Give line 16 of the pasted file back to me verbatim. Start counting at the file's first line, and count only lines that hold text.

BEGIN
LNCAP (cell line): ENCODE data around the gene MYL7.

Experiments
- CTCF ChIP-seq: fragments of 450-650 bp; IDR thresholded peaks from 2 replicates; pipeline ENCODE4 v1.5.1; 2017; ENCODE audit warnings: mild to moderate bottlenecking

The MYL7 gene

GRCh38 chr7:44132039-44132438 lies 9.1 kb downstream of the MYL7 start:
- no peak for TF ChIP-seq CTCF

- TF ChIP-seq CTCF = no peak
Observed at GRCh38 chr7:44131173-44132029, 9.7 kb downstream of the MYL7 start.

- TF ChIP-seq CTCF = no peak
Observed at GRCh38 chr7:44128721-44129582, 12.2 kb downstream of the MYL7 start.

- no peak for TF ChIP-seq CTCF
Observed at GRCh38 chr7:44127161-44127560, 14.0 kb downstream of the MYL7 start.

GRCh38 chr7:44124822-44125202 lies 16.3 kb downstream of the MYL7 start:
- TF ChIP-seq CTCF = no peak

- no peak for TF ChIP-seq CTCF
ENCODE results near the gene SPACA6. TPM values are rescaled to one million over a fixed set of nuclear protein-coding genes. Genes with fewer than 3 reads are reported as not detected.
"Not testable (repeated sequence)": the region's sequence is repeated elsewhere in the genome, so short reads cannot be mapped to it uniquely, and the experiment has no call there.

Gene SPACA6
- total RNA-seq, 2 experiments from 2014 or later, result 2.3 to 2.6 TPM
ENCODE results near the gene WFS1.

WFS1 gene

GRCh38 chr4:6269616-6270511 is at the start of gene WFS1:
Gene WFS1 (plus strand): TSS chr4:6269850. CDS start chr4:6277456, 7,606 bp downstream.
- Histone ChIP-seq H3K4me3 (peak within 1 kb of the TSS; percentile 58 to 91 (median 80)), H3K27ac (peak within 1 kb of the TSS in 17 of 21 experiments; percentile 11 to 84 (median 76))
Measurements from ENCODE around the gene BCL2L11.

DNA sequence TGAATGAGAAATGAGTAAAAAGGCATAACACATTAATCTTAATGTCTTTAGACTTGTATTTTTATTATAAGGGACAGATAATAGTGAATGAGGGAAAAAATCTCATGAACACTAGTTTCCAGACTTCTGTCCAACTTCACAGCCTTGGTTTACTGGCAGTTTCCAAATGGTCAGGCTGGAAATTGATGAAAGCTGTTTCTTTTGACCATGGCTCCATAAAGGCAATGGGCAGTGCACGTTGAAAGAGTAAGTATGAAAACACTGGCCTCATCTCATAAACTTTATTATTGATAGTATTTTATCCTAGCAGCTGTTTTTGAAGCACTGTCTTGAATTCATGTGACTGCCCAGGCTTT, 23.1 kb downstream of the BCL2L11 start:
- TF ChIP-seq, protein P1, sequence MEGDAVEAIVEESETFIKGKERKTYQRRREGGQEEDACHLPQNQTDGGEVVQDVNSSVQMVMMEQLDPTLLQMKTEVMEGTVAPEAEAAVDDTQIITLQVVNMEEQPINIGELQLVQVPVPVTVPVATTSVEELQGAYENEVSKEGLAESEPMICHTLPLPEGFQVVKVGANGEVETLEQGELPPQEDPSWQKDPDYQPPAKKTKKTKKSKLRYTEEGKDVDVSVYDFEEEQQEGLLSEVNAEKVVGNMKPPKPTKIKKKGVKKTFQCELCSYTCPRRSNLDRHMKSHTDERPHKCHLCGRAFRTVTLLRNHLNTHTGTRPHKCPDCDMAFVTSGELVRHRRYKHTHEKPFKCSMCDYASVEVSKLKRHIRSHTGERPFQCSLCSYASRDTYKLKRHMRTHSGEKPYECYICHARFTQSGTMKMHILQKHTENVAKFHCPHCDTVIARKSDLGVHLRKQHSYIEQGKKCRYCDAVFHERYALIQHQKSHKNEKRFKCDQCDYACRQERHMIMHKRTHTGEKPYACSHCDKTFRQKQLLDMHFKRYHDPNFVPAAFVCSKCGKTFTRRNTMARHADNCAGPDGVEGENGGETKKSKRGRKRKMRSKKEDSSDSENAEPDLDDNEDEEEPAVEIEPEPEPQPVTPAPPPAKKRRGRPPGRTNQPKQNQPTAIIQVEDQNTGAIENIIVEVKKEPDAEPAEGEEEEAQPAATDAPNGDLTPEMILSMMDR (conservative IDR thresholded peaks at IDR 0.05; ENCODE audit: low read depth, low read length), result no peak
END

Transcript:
ENCODE results near the gene SPACA6. TPM values are rescaled to one million over a fixed set of nuclear protein-coding genes. Genes with fewer than 3 reads are reported as not detected.